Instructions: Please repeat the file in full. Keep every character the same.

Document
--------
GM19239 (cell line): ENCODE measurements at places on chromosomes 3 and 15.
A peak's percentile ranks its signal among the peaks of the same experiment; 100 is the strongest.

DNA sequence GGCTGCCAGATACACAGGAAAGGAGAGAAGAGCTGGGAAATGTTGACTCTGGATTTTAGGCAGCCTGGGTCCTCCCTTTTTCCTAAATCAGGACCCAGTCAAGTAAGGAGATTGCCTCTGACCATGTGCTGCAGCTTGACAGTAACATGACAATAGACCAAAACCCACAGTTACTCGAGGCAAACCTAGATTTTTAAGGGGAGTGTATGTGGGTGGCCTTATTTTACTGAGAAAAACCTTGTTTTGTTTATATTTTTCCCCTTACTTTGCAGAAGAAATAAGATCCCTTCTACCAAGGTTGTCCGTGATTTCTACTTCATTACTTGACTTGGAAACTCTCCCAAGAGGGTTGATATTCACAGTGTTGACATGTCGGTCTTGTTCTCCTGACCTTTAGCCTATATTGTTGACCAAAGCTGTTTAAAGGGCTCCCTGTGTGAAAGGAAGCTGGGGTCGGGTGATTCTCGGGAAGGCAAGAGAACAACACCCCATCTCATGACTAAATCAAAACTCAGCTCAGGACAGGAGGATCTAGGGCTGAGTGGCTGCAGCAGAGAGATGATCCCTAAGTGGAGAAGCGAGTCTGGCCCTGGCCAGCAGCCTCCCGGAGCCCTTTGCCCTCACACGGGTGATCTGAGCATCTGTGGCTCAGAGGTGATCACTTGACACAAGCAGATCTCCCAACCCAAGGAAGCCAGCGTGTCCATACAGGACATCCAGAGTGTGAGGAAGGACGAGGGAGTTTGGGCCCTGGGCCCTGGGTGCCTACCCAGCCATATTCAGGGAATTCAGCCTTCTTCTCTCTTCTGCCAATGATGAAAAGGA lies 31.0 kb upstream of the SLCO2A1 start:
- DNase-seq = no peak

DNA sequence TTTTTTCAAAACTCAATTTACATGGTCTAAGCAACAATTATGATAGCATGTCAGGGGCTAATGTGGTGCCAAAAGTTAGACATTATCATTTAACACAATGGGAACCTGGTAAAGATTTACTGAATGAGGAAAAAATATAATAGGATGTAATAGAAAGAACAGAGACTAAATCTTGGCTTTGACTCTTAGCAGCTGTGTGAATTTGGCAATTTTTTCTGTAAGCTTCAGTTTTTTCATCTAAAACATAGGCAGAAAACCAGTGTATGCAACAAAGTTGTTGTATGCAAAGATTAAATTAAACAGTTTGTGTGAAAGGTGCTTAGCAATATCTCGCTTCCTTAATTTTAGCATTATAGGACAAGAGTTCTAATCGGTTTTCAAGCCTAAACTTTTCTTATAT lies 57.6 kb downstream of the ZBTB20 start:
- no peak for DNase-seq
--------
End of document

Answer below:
GM19239 (cell line): ENCODE measurements at places on chromosomes 3 and 15.
A peak's percentile ranks its signal among the peaks of the same experiment; 100 is the strongest.

DNA sequence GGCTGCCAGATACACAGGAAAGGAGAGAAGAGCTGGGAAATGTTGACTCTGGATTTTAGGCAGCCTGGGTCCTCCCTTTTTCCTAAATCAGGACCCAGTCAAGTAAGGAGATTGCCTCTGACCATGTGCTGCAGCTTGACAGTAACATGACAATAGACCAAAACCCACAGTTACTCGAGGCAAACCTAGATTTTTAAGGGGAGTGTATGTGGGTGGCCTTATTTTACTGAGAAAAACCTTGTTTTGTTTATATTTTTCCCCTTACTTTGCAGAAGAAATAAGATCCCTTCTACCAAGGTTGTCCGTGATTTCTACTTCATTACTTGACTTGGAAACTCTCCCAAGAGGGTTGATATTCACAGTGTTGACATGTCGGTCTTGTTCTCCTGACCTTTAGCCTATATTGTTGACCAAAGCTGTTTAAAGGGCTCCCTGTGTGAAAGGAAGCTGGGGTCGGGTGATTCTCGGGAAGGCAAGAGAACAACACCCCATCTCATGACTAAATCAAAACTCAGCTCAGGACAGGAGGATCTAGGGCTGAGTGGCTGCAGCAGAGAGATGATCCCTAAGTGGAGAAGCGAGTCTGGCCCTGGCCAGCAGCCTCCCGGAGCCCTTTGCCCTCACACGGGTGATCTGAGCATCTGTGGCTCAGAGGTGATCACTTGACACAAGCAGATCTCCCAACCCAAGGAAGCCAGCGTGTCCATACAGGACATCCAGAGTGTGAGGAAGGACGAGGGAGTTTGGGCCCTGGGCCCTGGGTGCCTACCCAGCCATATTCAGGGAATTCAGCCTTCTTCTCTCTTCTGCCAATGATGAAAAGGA lies 31.0 kb upstream of the SLCO2A1 start:
- DNase-seq = no peak

DNA sequence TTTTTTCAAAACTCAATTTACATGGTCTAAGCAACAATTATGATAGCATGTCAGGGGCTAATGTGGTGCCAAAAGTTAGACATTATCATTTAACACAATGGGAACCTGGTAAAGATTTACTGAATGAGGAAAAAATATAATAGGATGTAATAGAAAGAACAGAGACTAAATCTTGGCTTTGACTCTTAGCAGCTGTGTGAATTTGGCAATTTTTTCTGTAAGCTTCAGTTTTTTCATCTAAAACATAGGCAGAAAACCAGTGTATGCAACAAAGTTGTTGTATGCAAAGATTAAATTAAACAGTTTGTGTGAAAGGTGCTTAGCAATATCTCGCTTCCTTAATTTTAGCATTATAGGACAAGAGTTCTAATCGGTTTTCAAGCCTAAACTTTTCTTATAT lies 57.6 kb downstream of the ZBTB20 start:
- no peak for DNase-seq